The truth is, landscape professionals and designers can be woefully unwilling to step down from their lofty seats of professionalism and advanced degrees to look at what everyday people are doing in their own landscapes when responding to drought – both in terms of planting technique and design. No, this is not to say that landscape professionals know nothing; rather, it is to say that we don’t have all the answers. No one does. And sometimes those answers lie within the work of non-professionals and what kinds of drought-tolerant vernacular landscapes they are making.

And so we come full circle to this resident in Colton, who clearly understood on an intuitive level that given low rainfall and high heat in a place like Colton, planting the trees in basins makes perfect sense, and the resident’s work has resulted in plants that are surviving and thriving.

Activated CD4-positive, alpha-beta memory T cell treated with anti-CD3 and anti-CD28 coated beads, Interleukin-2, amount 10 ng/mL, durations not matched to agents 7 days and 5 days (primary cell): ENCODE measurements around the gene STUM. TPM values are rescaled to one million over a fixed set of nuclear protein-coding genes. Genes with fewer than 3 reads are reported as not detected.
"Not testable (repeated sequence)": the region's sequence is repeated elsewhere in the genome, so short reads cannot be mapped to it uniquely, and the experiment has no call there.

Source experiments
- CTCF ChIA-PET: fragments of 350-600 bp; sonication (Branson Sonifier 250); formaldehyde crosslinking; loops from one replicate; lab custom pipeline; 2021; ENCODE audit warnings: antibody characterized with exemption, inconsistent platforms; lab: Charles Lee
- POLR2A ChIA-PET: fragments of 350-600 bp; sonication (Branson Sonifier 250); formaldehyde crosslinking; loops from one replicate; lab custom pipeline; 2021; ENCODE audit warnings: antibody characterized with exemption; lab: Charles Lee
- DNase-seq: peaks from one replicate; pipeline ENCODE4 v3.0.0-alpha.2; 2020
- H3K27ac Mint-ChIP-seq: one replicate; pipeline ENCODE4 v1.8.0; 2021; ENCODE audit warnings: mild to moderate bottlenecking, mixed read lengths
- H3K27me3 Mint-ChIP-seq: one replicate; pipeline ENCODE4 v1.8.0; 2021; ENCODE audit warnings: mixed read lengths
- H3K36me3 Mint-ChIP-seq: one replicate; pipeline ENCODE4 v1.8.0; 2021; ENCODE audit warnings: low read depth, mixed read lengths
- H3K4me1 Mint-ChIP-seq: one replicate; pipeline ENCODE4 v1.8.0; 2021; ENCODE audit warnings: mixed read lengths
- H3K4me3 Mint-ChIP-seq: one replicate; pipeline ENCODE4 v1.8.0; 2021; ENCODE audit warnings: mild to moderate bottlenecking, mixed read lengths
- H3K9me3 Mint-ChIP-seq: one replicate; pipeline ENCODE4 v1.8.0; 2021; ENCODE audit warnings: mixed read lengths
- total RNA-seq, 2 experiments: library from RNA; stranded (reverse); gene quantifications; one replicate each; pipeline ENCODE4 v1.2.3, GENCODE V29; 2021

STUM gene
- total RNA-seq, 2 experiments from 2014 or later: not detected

-John Kamp

Irrigation-free all around you

A Verbascum bombyciferum growing irrigation-free in an alleyway in Oakland, at the end of the dry season
Verbascum bombyciferum growing irrigation-free in an alleyway in Oakland, at the end of the dry season

When we say we do irrigation-free landscapes, we typically get one of three responses: 1. That can’t be done; 2. That’s been done before; or, 3. How cool. We love the third, of course, but the first and second responses do merit a conversation.

When it comes to the first, all it takes is a bit of observation just beyond your front door to see that there are plants growing irrigation-free all around us. The above photo is of a couple Verbascum bombyciferum plants growing totally irrigation free, at the tail end of the dry season in Oakland, California. And this isn’t the only one. We’ve seen canary palms, lavenders, four o’clocks, coleonemas, calla lilies, and more, growing irrigation-free and looking just fine.